My setup for the 45 was a bit wonky, but I straightened it out for the downwind leg for my first landing at Thun. Coming in, I could see from the wind T that my landing was going to have to deal with a bit of a cross wind. That made me a little nervous, but I’m going to HAVE to learn to land with a cross wind at some point, so what better time than now? (I have done a few cross wind takeoffs and landings with my instructor, just not on my own) The landing was just a bit hard, but certainly passable. I controlled for the crosswind rather nicely I think. You can see the right wing dip just a bit before the first landing, but I corrected for it pretty quickly. I went around for another lap, this landing was better. I wish the microphone on my headset was better at picking up the stall warning horn because on nearly all six landings today, that baby was screaming just before touchdown. It’s a good noise to hear! 🙂 Here’s the YouTube video of today’s flight as well. Feel free to fast forward to the good parts. The bits of me flying across Tacoma I sped up to 4X just to keep the video shorter. But even with the editing I did, it’s still over 1/2 hour long! I know these videos are super boring to you, but they do help me review and I have a lot of fun making them.
I have to say I’m super stoked about my upcoming flights! I’ve got three more flight lessons booked this week. I suspect one or more of them will be cancelled by weather, but I’m hopeful I can get all of them in. If all goes well, then on Friday, I’m going out by myself and practicing some maneuvers. Stalls, turns around a point, slow flight, etc. Then Saturday my instructor and I will head off for a cross country flight to Skagit-Bayview airport in Mount Vernon. If that goes according to plan, with any luck I’ll be signed off for solo flights to airports within 50 nautical miles of my home airport. So on Sunday, I’ll plan and fly a cross country flight on my own. Maybe to Jefferson County to bring Teri back some pie!? Beyond that I have some night flying to do, a night cross country to do and some additional solo cross country requirements. But I can see the end in sight. I’m really hoping to have it finished up this year, but again, it’ll happen when it happens.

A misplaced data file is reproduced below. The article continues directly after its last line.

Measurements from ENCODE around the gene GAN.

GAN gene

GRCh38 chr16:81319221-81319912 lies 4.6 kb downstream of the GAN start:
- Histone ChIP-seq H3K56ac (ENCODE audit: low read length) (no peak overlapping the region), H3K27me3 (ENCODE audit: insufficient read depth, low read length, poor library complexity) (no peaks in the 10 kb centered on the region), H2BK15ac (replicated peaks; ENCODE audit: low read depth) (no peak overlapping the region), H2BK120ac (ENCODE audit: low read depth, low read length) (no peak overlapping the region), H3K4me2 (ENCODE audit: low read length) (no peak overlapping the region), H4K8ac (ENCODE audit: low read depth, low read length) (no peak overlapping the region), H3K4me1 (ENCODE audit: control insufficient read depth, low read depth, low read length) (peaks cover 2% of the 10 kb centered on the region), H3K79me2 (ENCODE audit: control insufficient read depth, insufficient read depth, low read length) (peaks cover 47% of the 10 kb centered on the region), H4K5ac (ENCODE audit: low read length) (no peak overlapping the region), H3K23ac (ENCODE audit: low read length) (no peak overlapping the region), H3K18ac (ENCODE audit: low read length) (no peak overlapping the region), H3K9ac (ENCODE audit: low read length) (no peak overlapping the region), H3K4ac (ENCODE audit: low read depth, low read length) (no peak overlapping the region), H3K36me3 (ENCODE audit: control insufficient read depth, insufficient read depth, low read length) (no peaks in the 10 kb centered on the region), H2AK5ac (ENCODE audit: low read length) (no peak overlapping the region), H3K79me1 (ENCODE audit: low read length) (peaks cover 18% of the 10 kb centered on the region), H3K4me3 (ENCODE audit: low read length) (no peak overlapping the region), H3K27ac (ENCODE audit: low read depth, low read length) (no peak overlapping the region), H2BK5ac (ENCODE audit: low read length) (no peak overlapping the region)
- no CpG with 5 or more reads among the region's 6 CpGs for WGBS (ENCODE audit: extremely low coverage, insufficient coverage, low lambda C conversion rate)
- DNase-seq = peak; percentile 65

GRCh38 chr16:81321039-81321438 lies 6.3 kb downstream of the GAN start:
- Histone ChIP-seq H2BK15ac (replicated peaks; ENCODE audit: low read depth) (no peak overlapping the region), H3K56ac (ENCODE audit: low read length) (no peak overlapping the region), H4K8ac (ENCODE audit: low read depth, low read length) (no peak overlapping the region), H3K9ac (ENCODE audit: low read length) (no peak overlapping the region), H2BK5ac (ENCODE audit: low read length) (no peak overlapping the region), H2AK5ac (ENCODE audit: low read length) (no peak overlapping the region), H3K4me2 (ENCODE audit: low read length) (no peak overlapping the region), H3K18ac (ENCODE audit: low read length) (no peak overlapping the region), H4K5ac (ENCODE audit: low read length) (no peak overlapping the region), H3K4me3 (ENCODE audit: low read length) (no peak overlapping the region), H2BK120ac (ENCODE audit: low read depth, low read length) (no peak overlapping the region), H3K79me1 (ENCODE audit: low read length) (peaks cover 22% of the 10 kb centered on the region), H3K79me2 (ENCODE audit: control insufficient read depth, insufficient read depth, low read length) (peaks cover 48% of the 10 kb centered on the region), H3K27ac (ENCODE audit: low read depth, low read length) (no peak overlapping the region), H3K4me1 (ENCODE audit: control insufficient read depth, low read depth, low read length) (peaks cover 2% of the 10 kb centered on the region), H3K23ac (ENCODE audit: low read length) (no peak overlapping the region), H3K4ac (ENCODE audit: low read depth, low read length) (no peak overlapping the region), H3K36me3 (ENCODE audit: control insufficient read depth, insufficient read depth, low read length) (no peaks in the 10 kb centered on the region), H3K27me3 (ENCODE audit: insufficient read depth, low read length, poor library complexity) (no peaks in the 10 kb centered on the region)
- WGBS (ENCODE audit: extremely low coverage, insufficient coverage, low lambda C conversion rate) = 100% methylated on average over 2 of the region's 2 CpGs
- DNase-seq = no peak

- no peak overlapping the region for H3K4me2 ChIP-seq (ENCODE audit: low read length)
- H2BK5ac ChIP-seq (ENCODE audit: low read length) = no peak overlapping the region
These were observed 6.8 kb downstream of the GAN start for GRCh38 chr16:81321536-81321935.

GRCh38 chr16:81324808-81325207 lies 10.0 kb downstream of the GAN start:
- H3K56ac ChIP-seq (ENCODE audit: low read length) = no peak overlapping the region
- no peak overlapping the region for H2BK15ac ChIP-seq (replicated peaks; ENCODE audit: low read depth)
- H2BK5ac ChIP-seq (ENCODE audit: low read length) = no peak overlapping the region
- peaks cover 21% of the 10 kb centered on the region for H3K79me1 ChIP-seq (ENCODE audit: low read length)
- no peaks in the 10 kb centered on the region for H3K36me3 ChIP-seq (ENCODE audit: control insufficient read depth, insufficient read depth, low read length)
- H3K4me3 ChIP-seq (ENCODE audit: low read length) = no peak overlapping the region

Studying for the oral exam won’t be fun. But I think I’ll be OK. I’m excited to fly more and more and polish my skills. If I can keep flying 2+ times per week for the near future, I should be ready for my check ride by December! Fingers crossed the weather cooperates!!
Congrats on your awesome progress! Isn’t it amazing how well the plane handles without the instructor’s weight to slow you down?
Don’t be so worried about "threading the needle" between SeaTac and McChord… while Class B isn’t really an option for student pilots from the outside, McChord’s Class D isn’t at all restricted… it’s "just Class D". In fact, you SHOULD go though McChord’s airspace whenever you can because, like you, many of the controllers at McChord are trainees who are learning their jobs. They need practice dealing with "Cessnas" and "Ercoupes" just as much as they need practice with those C-17 "Huskies" and "Sonics". Also, unlike most other Class D airports, McChord will almost always give you a Squawk code for your transponder (one more skill a student pilot should practice).
When you get your landings polished to the point where you are hitting the middle of the centerline, come over to Spanaway (S44) for a visit.